OS: How would you describe your art to someone who’s never seen it before?
Crawford Allen: I would say, first off, it’s whimsical. It makes you smile. You can pause and go “ha!” Maybe laugh a little bit. You see something that catches your eye. And then, if you stay with the piece long enough, you start to see deeper meanings. You start to see some human elements, even through the animal characters. It’s whimsical, but with depth and meaning behind it. Sometimes you paint a bee camping with a bunch of little buddies, and it brings up these childhood memories of going camping with your parents. There is a nostalgic quality to a lot of my subject matter because I want adults to realize that whimsy is OK for them, too. You can be happy as an adult with your art. It doesn’t have to necessarily be angsty or negative, because I think joy and contentment in life are just as complex as a lot of the negative emotions that other adult artists portray.
OS: How does it make you feel when someone connects to one of your pieces?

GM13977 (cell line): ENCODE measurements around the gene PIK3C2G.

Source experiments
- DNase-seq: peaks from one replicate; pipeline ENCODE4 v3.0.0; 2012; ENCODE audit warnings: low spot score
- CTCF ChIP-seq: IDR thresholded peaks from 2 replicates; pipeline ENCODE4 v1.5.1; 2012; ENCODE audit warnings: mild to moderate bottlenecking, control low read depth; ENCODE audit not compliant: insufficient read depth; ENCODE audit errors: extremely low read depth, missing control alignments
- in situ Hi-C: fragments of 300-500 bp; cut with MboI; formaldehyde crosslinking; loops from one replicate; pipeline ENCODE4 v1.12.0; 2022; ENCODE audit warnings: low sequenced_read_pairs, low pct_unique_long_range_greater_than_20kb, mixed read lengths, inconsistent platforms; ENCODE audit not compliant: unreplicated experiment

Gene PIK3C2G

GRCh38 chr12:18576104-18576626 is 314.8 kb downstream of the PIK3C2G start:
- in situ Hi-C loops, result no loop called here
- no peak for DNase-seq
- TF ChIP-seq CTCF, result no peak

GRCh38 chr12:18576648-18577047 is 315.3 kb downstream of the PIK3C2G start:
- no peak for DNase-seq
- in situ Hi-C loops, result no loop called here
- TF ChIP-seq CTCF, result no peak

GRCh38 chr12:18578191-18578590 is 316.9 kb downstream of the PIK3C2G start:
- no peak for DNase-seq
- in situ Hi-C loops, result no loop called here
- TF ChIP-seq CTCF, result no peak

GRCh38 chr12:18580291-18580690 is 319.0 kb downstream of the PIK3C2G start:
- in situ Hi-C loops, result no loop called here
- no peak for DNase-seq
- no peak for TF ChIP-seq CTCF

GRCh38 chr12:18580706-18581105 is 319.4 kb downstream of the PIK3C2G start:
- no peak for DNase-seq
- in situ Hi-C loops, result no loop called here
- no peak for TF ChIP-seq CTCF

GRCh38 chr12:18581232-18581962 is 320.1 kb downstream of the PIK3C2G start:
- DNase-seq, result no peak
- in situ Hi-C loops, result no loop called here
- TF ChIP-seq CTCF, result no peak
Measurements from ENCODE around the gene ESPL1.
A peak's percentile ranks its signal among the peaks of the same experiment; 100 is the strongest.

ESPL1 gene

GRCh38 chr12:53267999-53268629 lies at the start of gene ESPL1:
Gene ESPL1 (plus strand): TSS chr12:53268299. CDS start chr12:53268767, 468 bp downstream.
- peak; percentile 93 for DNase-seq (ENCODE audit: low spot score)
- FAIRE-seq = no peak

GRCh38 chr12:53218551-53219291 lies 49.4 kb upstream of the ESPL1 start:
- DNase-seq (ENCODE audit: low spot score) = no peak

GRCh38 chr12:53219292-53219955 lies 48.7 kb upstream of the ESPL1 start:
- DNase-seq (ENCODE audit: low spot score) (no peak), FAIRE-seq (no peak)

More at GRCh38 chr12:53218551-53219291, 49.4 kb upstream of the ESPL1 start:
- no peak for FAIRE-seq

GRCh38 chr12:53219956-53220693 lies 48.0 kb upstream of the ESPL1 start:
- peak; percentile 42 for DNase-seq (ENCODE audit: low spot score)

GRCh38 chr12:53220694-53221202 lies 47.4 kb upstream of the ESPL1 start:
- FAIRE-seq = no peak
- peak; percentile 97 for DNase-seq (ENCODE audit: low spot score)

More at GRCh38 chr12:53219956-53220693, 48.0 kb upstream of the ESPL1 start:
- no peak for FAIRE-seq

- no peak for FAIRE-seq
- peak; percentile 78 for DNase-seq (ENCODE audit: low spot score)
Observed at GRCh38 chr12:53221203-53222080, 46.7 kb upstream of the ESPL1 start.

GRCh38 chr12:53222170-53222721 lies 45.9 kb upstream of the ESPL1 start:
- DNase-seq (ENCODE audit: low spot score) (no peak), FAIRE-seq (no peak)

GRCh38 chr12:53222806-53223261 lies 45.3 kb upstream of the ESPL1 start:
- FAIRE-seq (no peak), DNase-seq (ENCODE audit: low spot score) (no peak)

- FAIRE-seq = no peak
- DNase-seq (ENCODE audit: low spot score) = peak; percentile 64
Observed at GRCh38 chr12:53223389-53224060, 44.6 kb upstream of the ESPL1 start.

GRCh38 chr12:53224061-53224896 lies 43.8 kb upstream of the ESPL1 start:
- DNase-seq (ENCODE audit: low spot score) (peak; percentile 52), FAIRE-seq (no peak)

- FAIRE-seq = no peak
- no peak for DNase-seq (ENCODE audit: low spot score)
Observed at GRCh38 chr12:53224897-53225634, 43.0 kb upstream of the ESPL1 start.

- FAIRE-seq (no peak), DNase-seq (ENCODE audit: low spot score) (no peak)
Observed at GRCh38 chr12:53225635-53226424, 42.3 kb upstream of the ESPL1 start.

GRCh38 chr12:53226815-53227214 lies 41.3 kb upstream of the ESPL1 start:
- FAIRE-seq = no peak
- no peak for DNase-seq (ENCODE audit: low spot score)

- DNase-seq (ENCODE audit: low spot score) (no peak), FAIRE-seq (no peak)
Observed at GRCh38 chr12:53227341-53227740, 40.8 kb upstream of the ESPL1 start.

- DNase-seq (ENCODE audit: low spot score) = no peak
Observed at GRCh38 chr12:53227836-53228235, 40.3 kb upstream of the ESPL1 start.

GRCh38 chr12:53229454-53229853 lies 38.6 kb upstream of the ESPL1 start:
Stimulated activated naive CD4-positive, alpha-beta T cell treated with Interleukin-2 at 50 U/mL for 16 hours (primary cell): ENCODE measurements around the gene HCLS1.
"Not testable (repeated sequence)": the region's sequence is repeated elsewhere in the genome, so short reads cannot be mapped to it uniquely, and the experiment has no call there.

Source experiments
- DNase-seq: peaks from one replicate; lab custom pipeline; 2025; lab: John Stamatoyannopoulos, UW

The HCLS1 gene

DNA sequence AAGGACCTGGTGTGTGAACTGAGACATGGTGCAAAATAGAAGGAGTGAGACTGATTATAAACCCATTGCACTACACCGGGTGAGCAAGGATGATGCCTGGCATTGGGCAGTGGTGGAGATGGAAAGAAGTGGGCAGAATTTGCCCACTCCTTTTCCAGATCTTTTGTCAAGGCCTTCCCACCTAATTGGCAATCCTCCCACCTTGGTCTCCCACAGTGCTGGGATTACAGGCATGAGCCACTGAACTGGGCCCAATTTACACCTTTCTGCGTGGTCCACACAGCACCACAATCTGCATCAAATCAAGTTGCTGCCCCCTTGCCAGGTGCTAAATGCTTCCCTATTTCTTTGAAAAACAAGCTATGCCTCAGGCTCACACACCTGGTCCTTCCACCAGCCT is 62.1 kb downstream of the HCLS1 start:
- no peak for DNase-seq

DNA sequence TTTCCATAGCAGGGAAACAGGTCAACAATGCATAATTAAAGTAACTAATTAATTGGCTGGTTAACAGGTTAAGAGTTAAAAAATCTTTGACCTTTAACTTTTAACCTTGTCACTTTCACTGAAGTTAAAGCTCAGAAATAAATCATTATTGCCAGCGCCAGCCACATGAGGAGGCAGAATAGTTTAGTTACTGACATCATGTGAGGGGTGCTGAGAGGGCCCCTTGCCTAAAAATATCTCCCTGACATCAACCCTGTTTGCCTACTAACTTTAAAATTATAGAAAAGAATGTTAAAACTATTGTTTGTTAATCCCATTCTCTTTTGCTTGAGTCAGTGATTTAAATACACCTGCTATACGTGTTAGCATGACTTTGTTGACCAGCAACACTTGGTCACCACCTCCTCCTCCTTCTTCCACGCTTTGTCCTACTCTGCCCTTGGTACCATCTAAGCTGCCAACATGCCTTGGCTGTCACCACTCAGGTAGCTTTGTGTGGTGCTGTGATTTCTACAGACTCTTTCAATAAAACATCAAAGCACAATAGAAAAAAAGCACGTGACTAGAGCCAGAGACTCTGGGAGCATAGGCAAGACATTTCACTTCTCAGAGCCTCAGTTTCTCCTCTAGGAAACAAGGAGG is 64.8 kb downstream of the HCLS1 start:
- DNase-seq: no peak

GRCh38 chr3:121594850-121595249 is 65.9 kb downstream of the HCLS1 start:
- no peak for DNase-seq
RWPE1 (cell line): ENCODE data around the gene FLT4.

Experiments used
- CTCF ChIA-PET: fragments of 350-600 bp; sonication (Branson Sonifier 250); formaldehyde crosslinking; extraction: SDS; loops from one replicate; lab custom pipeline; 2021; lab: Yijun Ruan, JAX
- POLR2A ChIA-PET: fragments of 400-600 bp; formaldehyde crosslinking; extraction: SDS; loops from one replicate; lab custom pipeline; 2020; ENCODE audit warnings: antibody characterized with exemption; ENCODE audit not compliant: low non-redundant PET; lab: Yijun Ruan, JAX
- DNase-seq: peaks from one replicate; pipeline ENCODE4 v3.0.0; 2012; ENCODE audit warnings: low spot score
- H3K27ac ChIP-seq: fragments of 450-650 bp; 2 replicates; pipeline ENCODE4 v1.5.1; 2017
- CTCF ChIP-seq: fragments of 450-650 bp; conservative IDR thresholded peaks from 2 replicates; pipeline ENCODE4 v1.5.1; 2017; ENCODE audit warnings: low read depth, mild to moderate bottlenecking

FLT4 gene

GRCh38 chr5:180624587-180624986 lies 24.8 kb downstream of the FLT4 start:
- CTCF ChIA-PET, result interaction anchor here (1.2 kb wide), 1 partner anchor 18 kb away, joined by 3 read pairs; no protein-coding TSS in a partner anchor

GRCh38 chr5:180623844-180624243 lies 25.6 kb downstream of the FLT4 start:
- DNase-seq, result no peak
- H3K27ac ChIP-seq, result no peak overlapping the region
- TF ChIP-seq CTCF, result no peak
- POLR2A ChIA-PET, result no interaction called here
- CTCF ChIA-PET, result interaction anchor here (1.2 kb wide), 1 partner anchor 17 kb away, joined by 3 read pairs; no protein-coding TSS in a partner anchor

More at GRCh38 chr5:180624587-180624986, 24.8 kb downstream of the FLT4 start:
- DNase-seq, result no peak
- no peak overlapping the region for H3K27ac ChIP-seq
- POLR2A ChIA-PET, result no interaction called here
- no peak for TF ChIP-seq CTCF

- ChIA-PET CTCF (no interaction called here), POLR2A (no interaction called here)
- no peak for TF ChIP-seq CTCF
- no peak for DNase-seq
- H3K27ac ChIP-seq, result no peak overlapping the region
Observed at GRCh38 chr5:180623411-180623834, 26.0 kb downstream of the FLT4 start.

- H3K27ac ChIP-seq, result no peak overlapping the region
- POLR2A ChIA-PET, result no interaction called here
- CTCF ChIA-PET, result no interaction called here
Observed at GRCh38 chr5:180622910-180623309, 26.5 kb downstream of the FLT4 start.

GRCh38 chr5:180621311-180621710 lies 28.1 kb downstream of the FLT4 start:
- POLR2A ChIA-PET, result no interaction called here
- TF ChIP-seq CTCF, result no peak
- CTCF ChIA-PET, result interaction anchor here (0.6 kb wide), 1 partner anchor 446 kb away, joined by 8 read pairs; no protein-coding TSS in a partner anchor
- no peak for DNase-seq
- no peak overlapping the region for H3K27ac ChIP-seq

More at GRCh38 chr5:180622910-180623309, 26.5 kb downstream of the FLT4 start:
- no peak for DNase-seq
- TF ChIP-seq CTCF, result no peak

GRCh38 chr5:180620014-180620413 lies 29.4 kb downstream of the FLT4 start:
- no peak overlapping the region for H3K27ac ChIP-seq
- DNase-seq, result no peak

Crawford Allen: A really cool moment is when a parent will bring their child into my booth at an art show, and they’ll start showing [the child] different pieces that they like. And their child will love it, but long after their child has gone on to look at something else, the parent is standing there looking at this piece, and then they start to pick out the little details that I’ve put in there that you don’t see at first glance. Moments like that, when someone connects to my work, it feels like that piece was meant for them, that that little piece that I put in there might have been meant so that person can really relive a memory. I feel like I have become a little part of their life, a little part of a moment that they can enjoy. It’s the most fulfilling feeling that somebody has connected with your work and you have brought them joy.
OS: Can you describe your process?